I HAVE written enthusiastically about Dewan Rakyat Speaker Datuk Mohamad Ariff Yusof, Election Commission Chairman Azhar Harun, Chief Justice Tengku Maimun Tuan Mat, Attorney General Tommy Thomas, and Inspector General of Police Dato’ Seri Hamid Bador as they set out to do these important jobs. Corporate hats have brought positive appraisals of Bank Negara Governor Datuk Nor Shamsiah and other new faces at statutory bodies and government linked companies.
I am less familiar with Latheefa Koya, but colleagues in civil society tell me that I ought to be equally enthused by her appointment as chief commissioner of the Malaysian Anti-Corruption Commission. A healthy democracy requires strong institutions that operate according to their constitutional or statutory remits (while acknowledging that from time to time, these remits should be evaluated). Furthermore, earnest officeholders should be given the benefit of the doubt and allowed to prove themselves in the job. So I wish her well.
However, Latheefa’s appointment unleashed deep divisions among politicians and civil society, to a greater extent than the previous appointments mentioned, for two main reasons.
First is a perception of the manifesto being broken. According to Promise 14, the MACC will be upgraded to “a Commission that is recognised in our Federal Constitution … will report directly to Parliament, rather than to the Prime Minister. The number of MACC commissioners will be increased and there will be a quota for civil society … one will become chairman. Appointment of these commissioners must be validated by Parliament”. Promise 16 says, “Key national positions such as appointments [to the MACC]must be approved by a suitable parliamentary committee.”
Detractors of the appointment insist these promises should apply, whereas supporters point out that these promises (and commensurate legal mechanisms) should be delivered over the course of the five years. Some even dismiss the proposed parliamentary procedure as a potential obstacle to the more important job of eradicating corruption. Those in support also observe that the PM has a strong democratic mandate, and should be given leeway to appoint people in accordance with the law, regardless of what political commitments were previously made.
Second, Latheefa is closer to party politics than the other individuals, having previously served in a senior position within her party, and resigning her membership just before taking up the new post. A perception persists of her alignment to a particular faction within the party. The more vociferous critics argue that she should not have accepted the post, and should now resign.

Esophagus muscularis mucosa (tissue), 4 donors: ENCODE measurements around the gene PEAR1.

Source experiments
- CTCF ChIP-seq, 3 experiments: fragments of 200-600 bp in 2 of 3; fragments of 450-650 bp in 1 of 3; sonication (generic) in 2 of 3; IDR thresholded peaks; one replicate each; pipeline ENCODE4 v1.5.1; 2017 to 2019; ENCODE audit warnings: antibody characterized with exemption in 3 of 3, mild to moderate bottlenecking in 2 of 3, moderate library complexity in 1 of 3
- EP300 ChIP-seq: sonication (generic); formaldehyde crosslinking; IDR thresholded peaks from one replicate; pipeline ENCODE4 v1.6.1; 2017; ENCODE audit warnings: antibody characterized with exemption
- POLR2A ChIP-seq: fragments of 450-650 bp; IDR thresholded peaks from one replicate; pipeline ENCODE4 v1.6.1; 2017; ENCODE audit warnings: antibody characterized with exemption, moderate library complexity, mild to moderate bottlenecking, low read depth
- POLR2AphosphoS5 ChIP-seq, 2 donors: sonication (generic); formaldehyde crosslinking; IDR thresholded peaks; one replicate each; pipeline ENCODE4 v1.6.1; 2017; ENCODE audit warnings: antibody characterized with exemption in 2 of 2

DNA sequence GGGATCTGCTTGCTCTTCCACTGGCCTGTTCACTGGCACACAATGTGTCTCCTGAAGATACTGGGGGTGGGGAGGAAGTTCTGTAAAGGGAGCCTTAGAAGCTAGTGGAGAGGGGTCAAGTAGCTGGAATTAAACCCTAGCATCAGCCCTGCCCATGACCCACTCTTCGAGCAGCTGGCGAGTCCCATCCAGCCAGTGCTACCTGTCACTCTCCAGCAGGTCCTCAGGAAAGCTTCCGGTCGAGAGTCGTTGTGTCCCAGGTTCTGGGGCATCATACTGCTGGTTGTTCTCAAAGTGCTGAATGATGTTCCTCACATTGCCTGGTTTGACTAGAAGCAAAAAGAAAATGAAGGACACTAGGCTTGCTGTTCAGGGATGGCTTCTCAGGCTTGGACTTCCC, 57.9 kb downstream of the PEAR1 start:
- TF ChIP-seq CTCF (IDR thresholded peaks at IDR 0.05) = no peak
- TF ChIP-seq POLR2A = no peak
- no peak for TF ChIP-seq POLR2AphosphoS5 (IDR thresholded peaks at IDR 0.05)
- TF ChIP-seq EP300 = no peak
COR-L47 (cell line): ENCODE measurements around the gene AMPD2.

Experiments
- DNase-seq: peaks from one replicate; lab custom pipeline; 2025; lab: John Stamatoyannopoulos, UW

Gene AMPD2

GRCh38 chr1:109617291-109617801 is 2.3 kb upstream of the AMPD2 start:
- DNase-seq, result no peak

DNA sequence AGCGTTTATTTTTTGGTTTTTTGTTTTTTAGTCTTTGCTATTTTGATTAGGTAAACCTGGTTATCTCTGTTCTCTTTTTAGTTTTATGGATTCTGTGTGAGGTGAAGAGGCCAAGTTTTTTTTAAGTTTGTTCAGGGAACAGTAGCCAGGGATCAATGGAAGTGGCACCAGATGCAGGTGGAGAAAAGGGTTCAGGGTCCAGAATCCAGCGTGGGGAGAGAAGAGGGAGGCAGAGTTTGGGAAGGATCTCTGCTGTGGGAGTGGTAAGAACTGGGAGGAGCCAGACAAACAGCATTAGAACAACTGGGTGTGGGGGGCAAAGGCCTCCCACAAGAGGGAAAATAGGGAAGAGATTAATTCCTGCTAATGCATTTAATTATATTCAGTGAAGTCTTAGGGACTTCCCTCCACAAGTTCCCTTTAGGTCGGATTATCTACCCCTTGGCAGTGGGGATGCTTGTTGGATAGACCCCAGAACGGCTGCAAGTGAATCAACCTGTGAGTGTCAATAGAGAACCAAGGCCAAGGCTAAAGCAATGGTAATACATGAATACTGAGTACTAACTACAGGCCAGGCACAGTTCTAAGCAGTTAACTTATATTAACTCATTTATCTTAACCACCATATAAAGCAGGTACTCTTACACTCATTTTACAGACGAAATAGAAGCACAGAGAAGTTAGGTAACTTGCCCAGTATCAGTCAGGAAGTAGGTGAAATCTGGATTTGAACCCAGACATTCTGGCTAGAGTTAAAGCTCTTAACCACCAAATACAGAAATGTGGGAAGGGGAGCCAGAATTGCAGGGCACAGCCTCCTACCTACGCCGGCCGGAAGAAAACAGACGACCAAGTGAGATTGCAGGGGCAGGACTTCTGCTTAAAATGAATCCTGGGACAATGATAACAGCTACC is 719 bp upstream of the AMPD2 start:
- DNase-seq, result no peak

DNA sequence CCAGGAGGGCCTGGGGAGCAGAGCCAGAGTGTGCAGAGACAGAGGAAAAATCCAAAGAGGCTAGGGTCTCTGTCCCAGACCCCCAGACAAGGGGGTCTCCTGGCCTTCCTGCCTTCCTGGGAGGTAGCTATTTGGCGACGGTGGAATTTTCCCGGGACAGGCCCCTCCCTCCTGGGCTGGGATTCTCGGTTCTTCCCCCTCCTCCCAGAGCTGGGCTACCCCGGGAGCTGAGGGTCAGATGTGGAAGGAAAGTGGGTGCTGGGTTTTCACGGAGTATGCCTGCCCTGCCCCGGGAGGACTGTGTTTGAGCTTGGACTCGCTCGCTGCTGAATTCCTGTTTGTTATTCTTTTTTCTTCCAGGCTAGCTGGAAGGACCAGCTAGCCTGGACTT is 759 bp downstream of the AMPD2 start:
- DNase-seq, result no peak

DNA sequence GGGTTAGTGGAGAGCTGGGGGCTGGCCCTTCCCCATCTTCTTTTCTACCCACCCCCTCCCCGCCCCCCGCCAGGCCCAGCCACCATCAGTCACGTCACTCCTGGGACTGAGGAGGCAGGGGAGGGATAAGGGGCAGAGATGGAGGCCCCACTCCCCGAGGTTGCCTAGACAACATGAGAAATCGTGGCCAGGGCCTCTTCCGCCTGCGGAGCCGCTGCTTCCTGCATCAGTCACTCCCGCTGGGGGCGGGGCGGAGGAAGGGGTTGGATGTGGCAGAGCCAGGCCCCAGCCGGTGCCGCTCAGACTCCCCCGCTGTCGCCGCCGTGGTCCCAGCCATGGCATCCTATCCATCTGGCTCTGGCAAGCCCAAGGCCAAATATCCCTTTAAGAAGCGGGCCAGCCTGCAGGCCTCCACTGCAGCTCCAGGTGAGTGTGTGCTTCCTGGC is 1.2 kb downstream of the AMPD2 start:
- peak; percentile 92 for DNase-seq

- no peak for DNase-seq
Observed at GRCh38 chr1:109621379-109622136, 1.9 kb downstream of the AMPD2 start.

These factors could have been alleviated if there was a more consultative process in her appointment. If there was greater scrutiny, detractors might be convinced that political associations would not impede her job.
For any senior role, it is not just the identity, qualifications, and experiences of the individual, but also the process of appointment that lends confidence and credibility to the office. The writers of our Constitution took great care to ensure that appropriate processes were established for key national posts. For example, the Chief Justice “shall be appointed by the Yang di-Pertuan Agong, acting on the advice of the Prime Minister, after consulting the Conference of Rulers”. And the Constitution creates the Police Force Commission, which describes how appointments, promotions, and transfers are to be made.
The writers of the government’s manifesto recognised that some offices needed stronger processes, and that is why commitments were made to upgrade them. It is a legitimate expectation that these commitments should be fulfilled. For while it is true that the Prime Minister has a strong mandate, so do individual members of parliament. Parliament, its Select Committees and their envisaged roles are legitimate (more so because they are a product of manifesto commitments).
Discontent and disagreement are part and parcel of a healthy democracy. And one of the hallmarks of maturity is the executive’s ability to face such disagreement and win sceptics over by making right choices. Senior appointments ought to reflect this principle.
It is possible for the executive to achieve their desired candidate by going through more consultative processes. In doing so, that individual will enjoy a stronger legitimacy and confidence that will enable better performance that benefits everyone.
If we make excuses to ignore rigorous processes because we happen to like the individual, then next time, when we might not like the individual, it is us who will be ignored.
In any case, a test of performance has come quickly (no pun intended) with the dissemination of a sex video and an apparent confession by a participant that the other participant is a corrupt federal minister. Both the participant and the minister have requested that the MACC take action.
Everyone – including those who didn’t get the video – will be watching.
Tunku Zain Al-Abidin is founding president of Ideas.